How to Plant, Grow, and Harvest Okra

guide on how to grow okra. Okra is very popular in West Africa especially Nigeria. It is eaten with semolina, pounded yam, Eba, Fufu and Amala. It is also found in southern part of the United States of America.
Perfect for gardens or commercial production the botanical name is Abelmoschus esculentus. It requires loamy soil, full sun to grow. Bloom time is summer and it produces beautiful white and yellow flowers.
The vegetable is easy to grow, low in calories and an ideal garden plant.

Guide to home slaughter
Uses
To eat okra you need to boil, roast or fry. It is pickled, stir-fried or eaten raw.
Varieties
There are varieties that grow 6 to 8 feet tall while some are relatively short at 5 feet tall. Recommended varieties are Louisiana green velvet, parks, Candelabra and Annie Oakley.
• Louisiana green velvet
• Parks
• Candelabra
• Annie Oakley
Pests and Diseases
Common pests are diseases are corn earthworms and aphids. Others are fusarium wilt and stinkbugs.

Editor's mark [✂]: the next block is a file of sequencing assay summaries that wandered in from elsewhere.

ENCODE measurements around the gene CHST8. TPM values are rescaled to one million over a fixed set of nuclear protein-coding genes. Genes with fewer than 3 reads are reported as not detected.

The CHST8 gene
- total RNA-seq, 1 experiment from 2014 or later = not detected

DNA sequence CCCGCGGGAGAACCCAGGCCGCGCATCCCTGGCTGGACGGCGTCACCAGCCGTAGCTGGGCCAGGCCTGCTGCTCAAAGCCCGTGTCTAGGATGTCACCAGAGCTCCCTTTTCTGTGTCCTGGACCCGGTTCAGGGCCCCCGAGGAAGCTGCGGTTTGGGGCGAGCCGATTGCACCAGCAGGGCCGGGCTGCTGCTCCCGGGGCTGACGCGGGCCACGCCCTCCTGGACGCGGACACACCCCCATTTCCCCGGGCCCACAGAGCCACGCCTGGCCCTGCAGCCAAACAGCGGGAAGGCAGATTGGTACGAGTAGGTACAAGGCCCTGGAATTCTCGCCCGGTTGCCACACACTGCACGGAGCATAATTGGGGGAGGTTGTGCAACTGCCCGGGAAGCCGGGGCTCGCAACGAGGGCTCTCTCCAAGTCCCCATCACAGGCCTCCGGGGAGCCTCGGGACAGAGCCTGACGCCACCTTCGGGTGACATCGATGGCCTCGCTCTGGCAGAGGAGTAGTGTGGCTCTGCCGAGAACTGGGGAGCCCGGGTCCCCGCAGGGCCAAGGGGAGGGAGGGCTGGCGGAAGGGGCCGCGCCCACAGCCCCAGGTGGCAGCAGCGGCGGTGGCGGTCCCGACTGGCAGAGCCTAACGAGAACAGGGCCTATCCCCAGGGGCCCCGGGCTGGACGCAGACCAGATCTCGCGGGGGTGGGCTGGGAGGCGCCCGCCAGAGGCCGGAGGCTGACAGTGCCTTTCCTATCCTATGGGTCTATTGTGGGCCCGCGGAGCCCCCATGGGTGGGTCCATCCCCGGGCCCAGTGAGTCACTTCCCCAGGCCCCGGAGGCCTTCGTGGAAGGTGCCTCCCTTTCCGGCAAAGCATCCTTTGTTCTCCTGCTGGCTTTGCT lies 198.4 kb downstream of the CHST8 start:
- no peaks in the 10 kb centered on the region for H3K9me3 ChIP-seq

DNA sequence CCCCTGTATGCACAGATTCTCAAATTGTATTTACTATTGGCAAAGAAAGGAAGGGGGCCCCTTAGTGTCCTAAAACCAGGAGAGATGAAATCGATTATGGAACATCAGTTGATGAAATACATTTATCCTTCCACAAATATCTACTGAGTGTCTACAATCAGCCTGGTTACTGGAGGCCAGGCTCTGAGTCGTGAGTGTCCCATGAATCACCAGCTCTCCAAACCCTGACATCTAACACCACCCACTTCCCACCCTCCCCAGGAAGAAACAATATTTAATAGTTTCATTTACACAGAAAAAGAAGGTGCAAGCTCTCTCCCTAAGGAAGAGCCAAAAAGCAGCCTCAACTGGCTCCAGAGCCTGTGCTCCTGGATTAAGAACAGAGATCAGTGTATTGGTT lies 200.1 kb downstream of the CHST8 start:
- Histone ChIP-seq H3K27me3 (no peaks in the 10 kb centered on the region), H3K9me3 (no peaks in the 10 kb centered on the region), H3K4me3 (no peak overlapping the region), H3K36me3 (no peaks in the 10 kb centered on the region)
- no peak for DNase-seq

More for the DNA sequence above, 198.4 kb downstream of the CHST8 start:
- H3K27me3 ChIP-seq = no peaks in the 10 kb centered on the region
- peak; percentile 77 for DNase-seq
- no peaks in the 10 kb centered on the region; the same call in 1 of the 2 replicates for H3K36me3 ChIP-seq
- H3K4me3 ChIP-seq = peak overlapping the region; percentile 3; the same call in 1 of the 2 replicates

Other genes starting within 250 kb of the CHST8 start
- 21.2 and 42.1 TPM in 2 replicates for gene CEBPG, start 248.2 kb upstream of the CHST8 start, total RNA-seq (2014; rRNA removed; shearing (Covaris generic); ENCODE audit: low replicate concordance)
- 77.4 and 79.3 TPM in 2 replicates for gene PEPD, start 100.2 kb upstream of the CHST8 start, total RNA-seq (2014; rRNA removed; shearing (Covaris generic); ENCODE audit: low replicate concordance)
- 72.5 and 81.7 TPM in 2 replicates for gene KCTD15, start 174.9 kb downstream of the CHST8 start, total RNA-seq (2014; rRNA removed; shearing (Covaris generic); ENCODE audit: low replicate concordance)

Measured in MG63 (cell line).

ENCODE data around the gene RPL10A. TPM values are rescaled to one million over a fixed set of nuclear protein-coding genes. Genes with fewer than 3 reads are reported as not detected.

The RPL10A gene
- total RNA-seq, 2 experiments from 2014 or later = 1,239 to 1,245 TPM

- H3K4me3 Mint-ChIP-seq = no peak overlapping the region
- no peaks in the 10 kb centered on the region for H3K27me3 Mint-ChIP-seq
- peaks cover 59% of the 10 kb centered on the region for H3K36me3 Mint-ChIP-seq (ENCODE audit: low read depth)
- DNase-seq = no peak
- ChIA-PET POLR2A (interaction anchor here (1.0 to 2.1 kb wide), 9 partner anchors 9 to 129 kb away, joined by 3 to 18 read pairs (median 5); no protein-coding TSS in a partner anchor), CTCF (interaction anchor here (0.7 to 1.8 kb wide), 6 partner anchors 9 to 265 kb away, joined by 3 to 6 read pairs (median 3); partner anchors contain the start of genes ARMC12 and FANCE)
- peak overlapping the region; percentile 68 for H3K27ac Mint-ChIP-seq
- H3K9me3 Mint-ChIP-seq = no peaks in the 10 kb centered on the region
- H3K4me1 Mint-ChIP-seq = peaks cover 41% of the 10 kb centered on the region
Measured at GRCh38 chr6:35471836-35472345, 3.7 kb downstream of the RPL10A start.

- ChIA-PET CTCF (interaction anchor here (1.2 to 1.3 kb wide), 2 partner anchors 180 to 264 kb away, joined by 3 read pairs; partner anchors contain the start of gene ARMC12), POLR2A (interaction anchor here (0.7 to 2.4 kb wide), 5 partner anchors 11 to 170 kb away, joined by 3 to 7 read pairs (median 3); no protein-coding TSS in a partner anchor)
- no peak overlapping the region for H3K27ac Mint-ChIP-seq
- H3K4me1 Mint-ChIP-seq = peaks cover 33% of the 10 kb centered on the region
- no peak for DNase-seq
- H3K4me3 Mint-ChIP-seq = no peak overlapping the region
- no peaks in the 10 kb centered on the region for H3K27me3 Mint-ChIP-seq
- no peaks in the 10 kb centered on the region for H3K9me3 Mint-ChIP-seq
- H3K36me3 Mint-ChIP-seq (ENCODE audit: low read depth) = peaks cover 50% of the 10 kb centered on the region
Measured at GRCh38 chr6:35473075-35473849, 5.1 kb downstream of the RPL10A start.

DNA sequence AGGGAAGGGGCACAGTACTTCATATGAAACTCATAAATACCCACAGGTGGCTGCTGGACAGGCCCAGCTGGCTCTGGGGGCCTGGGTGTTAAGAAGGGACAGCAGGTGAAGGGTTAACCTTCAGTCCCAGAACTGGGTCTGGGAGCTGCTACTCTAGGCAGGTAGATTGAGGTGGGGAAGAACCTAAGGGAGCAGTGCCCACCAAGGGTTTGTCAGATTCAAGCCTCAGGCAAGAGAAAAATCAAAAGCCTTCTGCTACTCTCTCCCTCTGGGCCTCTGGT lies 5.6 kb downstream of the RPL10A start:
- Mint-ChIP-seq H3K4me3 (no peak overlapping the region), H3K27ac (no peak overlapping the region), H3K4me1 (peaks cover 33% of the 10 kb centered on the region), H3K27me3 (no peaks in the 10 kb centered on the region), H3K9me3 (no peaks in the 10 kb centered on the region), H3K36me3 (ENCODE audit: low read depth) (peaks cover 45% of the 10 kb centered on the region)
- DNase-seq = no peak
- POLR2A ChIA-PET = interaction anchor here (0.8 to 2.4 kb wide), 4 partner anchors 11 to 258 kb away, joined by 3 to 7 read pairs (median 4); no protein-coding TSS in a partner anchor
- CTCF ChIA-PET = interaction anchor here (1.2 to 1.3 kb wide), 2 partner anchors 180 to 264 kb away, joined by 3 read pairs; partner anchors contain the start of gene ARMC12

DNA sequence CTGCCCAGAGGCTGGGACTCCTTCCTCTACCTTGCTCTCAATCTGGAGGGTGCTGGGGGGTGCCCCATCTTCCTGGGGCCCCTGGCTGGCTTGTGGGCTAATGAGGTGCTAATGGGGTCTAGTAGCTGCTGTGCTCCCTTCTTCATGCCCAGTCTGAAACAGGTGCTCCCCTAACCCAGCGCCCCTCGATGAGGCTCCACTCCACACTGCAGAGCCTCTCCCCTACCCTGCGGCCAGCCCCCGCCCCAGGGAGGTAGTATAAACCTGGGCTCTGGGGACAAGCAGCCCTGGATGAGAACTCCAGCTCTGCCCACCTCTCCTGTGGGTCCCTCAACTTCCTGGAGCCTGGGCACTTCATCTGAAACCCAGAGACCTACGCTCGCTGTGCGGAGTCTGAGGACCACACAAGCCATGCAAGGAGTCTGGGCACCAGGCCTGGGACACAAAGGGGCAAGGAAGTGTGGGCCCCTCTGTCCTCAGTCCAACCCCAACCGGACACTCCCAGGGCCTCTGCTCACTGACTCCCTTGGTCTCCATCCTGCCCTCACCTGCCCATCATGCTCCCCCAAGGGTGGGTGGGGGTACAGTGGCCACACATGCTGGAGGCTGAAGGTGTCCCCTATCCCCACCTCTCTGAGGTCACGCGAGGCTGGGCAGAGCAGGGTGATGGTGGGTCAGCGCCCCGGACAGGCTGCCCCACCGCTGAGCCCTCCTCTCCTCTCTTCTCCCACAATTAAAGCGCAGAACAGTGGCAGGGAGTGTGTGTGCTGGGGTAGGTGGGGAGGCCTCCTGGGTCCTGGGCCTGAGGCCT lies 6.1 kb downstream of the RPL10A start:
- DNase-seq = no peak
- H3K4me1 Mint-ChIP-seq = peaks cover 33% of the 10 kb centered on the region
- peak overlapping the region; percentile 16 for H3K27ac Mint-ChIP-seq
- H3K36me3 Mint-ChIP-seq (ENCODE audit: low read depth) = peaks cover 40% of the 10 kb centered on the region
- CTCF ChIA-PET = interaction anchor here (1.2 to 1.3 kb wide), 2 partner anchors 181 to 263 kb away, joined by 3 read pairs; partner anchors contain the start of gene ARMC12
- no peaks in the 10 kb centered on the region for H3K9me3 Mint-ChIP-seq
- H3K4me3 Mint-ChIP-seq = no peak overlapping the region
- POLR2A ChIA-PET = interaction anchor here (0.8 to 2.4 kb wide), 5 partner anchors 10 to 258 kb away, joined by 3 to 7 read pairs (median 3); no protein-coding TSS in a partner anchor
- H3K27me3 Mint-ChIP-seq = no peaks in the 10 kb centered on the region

• Earthworms
• Aphids
• Fusarium wilt
• Stinkbugs
Planting
Start the process of planting before the last spring frost date. To grow okra seeds indoors you need full light for one month.
If you decide to plant directly in your garden at same period you need to provide warmth. To keep warm cover the plant with a cold frame. The cover should be 4 feet tall for adequate space for the plant to grow.
Some farmers wait for warm weather before introducing the seeds. Soak them in tepid water overnight to speed germination. Plant the seeds 1 inch deep and space them 15 inches apart.
Ideal soil is well-drained, fertile soil, temperature of 65F. Space okra transplants 2 feet apart with rows 4 feet apart.
Care
The plant requires 1 inch water per week. Water regularly in summer and avoid waterlogged soil. Remove weeds around young plants to discourage competition. Then thin 3 inches tall seedlings 17 inches apart.
Use old manure, compost and apply layer of mulch 7 inches high. Other soil preparation and amendment techniques include provision of liquid fertilizer. To speed up production after first harvest remove the lower leaves.
Harvesting and Storage
The plant grows fast therefore harvesting is in 8 weeks. Some okra varieties are very tall while others are short. If you leave the okra too long it will get very hard.
The plant protects itself by producing tiny spines that irritate skin. To prevent cut, bruises use long sleeves/gloves and cut stem above the cap.
Without refrigeration okra can last 4 days. With refrigeration it can keep for a month or two.

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